George Washington Papers

From George Washington to Henry Laurens, 31 January 1778

To Henry Laurens

Valley-forge Jany 31st 1778.


I this morning received your favor of the 27th Ulto.1

I cannot sufficiently express the obligation I feel to you for your friendship and politeness upon an occasion in which I am so deeply interested. I was not unapprized that a malignant faction had been for sometime forming to my prejudice; which, conscious as I am of having ever done all in my power to answer the important purposes of the trust reposed in me, could not but give me some pain on a personal account; but my chief concern arises from an apprehension of the dangerous consequences, which intestine dissentions may produce to the common cause.

As I have no other view than to promote the public good, & am unambitious of honours not founded in the approbation of my Country, I would not desire in the least degree to suppress a free spirit of enquiry into any part of my conduct that even faction itself may deem reprehensible.

The anonymous paper handed you exhibits many serious charges, and it is my wish that it should be submitted to Congress. this I am the more inclined to, as the suppression, or concealment, may possibly involve you in embarrassments hereafter; since it is uncertain how many, or who may be privy to the contents.2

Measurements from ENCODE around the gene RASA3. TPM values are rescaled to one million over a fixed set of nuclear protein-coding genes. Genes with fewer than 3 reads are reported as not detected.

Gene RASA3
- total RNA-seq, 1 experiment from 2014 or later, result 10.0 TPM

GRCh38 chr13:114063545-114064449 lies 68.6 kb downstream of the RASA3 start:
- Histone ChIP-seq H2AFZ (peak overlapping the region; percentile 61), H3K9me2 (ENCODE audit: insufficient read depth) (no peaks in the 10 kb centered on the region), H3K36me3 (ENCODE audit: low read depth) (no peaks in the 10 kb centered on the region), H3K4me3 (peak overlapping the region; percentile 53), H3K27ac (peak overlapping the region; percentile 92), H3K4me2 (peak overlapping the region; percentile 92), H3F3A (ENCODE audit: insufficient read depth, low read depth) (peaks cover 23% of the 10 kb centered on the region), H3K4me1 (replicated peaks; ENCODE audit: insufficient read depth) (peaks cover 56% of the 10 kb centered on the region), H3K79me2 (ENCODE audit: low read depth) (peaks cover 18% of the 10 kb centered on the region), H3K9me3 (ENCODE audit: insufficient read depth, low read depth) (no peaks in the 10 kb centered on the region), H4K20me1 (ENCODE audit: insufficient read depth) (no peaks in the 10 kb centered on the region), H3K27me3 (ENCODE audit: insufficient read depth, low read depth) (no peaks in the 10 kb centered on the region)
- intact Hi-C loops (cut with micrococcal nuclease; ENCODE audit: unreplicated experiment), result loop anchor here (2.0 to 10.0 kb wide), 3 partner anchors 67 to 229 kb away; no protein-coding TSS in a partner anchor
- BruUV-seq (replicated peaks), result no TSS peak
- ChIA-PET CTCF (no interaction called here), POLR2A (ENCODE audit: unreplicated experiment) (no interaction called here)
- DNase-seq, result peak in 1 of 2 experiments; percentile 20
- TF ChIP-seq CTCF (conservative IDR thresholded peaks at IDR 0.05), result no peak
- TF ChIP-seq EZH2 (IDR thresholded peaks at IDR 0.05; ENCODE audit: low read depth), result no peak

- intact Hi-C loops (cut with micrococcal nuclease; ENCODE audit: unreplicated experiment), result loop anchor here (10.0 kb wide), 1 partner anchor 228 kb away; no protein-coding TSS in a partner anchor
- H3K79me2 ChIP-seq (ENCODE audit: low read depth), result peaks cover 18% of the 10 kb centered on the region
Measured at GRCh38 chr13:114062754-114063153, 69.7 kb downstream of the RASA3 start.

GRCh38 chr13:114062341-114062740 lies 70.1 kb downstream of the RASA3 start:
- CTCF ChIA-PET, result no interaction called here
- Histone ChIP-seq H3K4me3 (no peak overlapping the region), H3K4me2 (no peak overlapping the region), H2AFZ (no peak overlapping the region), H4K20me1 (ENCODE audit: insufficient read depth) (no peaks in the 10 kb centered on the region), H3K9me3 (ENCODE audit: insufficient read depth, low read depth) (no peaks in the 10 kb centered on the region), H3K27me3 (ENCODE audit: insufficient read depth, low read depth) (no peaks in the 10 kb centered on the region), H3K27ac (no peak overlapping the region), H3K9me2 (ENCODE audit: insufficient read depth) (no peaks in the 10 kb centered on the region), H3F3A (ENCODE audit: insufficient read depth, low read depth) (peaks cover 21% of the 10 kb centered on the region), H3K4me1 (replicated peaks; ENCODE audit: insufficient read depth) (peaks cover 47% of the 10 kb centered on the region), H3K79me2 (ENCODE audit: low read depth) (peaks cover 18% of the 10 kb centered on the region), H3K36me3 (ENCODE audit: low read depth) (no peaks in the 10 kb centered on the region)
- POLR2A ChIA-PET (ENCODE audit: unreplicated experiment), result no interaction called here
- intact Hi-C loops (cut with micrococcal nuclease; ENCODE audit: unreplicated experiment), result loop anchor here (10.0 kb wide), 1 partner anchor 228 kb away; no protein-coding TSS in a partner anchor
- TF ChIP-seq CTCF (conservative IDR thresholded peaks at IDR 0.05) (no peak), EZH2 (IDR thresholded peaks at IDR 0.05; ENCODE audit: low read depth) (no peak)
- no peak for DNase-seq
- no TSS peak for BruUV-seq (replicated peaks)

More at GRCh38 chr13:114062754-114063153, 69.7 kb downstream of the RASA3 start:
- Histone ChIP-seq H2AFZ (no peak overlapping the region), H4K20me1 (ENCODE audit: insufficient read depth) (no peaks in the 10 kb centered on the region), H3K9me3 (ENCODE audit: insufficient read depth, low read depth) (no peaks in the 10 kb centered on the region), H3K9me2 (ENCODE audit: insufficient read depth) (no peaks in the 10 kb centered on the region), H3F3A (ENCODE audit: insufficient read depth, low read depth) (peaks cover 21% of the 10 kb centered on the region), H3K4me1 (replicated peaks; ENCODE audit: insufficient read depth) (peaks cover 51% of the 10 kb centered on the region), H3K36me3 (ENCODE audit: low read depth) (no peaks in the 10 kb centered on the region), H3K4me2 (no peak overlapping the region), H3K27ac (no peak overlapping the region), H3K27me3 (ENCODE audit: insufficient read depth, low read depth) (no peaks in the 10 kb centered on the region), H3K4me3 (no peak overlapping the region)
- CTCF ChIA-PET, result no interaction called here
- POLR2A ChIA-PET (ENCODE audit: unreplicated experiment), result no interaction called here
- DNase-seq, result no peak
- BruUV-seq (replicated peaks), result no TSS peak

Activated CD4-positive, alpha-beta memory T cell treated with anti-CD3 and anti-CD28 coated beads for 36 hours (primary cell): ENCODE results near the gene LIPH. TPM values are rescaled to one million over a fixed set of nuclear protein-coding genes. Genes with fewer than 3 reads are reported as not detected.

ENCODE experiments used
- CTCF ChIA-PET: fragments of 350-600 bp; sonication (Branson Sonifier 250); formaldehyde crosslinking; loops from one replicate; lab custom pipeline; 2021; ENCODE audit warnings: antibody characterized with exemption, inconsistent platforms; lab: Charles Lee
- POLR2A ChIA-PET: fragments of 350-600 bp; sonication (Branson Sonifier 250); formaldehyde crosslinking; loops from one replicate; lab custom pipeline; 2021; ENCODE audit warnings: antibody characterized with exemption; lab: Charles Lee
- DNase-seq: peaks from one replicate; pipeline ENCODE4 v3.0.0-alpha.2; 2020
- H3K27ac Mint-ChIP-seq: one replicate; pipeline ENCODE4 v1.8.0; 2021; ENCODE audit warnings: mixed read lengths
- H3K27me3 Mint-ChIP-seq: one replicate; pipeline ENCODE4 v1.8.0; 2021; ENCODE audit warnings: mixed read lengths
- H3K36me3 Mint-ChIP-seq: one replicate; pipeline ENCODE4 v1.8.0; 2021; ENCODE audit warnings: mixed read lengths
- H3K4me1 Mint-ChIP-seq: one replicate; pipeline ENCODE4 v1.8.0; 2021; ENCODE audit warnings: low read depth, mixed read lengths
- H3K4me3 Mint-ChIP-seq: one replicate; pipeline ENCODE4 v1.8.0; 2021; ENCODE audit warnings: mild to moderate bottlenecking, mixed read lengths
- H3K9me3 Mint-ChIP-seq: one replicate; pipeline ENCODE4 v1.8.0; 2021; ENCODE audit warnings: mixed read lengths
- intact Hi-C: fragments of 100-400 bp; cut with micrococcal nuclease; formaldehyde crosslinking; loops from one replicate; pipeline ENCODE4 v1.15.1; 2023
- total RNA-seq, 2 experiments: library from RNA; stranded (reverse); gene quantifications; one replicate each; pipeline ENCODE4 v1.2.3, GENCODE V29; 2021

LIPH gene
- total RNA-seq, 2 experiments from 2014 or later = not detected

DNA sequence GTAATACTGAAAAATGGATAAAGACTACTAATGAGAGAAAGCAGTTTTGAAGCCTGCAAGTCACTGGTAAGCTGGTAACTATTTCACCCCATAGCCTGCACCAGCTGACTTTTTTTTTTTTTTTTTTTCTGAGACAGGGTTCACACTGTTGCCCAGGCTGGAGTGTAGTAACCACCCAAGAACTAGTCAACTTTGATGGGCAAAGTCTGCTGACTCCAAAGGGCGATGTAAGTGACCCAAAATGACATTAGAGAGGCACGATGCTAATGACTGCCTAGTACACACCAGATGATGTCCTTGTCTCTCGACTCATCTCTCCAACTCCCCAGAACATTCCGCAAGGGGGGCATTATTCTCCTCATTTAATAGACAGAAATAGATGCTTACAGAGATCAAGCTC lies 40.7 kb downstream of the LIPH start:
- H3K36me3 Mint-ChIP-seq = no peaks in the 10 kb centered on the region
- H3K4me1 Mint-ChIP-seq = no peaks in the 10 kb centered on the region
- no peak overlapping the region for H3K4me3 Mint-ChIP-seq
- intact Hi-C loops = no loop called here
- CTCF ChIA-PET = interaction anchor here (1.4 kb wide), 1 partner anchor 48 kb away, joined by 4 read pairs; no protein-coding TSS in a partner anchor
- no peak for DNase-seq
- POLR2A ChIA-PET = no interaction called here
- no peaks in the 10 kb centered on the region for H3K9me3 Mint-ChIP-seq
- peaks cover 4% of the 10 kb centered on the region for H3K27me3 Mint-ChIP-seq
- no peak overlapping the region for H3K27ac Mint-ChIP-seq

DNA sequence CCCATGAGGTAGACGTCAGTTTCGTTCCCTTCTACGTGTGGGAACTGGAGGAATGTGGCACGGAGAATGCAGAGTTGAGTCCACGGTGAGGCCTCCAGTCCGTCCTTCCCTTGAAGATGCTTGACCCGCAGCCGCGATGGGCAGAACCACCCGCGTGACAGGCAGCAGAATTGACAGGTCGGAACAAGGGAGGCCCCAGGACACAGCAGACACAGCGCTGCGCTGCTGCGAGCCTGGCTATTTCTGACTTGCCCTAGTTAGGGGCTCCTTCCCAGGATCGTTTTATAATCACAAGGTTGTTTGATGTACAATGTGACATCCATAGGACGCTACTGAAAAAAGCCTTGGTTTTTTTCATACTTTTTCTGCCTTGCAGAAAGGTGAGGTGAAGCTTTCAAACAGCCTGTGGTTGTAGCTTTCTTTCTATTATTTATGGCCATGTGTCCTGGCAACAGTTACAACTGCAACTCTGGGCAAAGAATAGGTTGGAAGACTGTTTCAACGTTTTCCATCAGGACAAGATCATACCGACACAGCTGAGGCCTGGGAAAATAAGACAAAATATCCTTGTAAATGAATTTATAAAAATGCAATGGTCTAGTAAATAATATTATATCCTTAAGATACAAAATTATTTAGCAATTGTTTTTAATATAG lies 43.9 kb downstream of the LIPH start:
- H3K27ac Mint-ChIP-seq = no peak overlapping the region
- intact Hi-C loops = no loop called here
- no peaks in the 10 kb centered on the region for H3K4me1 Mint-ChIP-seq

My Enemies take an ungenerous advantage of me—they know the delicacy of my situation and that motives of policy deprive me of the defence I might otherwise make against their insiduous attacks. They know I cannot combat their insinuations, however injurious, without disclosing secrets, it is of the utmost moment to conceal—But why should I expect to be exempt from censure—the unfailing lot of an elevated station? Merits and talents, with which I can have no pretensions of rivalship, have ever been subject to it. My Heart tells me it has been my unremitted aim to do the best circumstances would permit; yet, I may have been very often mistaken in my judgment of the means, and may, in many instances deserve the imputation of error.

I cannot forbear repeating that I have a grateful sense of the favourable disposition you have manifested to me in this affair, and beg you will believe me to be with sentiments of real esteem and regard. Sir Yr much obliged & Obedt Sert

Go: Washington

ALS, NNPM; Df, DLC:GW; Varick transcript, DLC:GW.

1The draft has “Inst.” instead of “Ulto.” GW is referring to Laurens’s letter of 27 January.

2Laurens apparently did not heed GW’s advice and never submitted the letter to Congress.

Index Entries